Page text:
Still, no longer having my long-term WIP on the needles made me want to start something smaller, too. Luckily, my first hank of Opus from WalcotYarns arrived and I decided to reknit my Smaug socks that fell prey to moths a while back. They made for perfect travel knitting, too, and I am happy to report I knitted on all but one of the days I spent in Brighton.

So has finishing Pixelated got the knitting juices flowing again? I hope so! I just hope I didn’t speak to soon.

Sunday, 8 April 2018

Make! Craft Britain

Make Craft Britain
Photo by Miguel Á. Padriñán

Last night I got sucked into Make! Craft Britain, the 3-part BBC Four series all about crafting. Have you seen it?

I noticed the trailers, but completely forgot about it all. If you've missed it, you can still catch up on iPlayer, and I heartily recommend it!

You will see a variety of crafts, with groups of beginners learning to knit, make mosaics, create silver clay jewellery, cross-stitch and more. In between, advanced crafters show their makes and briefly talk about why they do what they do. 

Highlights include:

Beautiful mosaics, including one based on a Lowry painting
A baker's silver mini-croissant
Traditional letterpress printing (reminded me of my internship at a printers in 1997)

I very much enjoyed this show. Before watching it, I was worried it would turn out to be just another craft show like Kirstie's Handmade Christmas, but this was so much better. The focus lies on the new crafters, there is no host guiding you through the show, and the voice-overs are pleasant and non-intrusive. There is no hyperbole or overly excited screeching, which is a nice change. Also, there is a good mix of men and women, both when it comes to teachers and learners. I loved that! The whole show makes for relaxed viewing and is informative and motivating at the same time.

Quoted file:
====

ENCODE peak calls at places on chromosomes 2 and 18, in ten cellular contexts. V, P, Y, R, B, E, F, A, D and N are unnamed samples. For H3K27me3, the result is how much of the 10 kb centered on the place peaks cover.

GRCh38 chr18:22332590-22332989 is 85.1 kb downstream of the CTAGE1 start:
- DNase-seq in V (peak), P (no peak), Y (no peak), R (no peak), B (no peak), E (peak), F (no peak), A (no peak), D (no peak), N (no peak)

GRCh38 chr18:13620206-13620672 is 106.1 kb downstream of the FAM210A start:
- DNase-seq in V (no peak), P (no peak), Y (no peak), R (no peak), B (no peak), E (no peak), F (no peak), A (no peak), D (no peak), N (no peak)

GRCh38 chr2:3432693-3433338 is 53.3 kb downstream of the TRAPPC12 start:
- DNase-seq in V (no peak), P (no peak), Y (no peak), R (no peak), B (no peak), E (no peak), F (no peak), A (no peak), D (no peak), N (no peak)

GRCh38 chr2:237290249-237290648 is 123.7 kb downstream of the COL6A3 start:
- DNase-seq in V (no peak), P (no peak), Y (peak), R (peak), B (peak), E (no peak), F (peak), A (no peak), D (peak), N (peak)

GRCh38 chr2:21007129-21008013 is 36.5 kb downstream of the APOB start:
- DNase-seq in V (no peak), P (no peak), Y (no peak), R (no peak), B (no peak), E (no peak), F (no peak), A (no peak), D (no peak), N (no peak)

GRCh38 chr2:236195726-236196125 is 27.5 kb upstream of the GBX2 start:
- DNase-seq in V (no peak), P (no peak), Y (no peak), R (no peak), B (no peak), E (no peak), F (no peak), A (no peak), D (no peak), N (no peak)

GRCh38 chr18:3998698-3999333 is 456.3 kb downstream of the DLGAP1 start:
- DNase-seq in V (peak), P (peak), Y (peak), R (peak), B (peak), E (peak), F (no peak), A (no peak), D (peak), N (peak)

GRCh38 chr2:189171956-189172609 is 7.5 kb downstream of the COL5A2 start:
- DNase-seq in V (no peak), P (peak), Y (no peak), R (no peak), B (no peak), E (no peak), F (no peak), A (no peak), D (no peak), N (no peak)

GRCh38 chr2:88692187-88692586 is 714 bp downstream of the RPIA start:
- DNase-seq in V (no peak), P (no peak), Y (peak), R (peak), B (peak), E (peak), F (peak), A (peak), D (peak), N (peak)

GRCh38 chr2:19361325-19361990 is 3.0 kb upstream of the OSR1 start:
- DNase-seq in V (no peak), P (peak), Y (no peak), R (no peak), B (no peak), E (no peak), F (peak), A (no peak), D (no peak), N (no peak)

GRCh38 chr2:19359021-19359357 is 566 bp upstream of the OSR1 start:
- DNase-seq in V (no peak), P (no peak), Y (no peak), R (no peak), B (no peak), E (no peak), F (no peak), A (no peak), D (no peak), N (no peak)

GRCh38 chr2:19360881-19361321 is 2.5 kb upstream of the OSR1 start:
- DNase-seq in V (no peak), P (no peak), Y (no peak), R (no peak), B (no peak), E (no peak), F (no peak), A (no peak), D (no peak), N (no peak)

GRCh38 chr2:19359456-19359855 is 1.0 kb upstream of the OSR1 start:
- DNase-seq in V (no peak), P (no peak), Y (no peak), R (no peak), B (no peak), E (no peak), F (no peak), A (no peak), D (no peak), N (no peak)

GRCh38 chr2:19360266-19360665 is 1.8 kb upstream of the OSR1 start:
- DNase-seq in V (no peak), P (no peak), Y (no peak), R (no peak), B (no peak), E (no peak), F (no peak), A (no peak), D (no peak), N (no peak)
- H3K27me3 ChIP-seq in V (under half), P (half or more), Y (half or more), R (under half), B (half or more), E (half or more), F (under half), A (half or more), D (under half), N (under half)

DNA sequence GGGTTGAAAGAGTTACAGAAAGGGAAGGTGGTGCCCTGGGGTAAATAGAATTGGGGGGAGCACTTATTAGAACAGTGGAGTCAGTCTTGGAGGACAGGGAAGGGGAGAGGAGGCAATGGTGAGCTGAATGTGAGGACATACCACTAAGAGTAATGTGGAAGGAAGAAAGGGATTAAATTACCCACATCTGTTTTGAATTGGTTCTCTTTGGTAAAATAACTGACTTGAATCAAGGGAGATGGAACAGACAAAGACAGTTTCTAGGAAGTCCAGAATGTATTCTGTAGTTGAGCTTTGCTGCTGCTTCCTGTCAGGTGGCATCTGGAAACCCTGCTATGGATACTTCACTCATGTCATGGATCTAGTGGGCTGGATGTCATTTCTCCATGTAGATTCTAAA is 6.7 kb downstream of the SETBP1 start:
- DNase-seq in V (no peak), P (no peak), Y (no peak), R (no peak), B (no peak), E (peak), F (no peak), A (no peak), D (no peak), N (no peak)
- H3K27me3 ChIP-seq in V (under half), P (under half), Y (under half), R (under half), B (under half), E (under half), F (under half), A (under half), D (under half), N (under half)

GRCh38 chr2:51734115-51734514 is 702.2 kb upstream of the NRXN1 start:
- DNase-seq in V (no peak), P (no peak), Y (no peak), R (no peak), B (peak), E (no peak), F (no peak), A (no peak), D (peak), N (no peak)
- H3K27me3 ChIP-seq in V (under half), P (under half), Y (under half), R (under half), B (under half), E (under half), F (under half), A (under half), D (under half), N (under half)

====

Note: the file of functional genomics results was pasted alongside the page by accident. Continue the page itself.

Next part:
Because I was keen to watch the knitting workshop in episode 3, that's where I started watching. In the same episode, we are also introduced to mosaics and, to my surprise, Mark, my totally uncrafty husband, said he would quite like to try making mosaics! Hm, a possible gift idea?

If you've watched Make! and want to talk about it, comment here or tweet me @KnittyNadia

On the BBC Four website, you will find more information about the show, including tutorials, so have a look if you enjoyed the show.

Sunday, 25 March 2018

Knitting On the NHS

Knitting on the NHS
Photo by Pineapple Supply Co.

Recently, you may have come across the claim that knitting could save the NHS millions of Pounds (The Independent) and that it should be prescribed by the NHS (The Telegraph). These conclusions have been drawn from a Knit for Peace survey in which knitters stated that the craft makes them feel more relaxed and takes their focus off pain, for instance.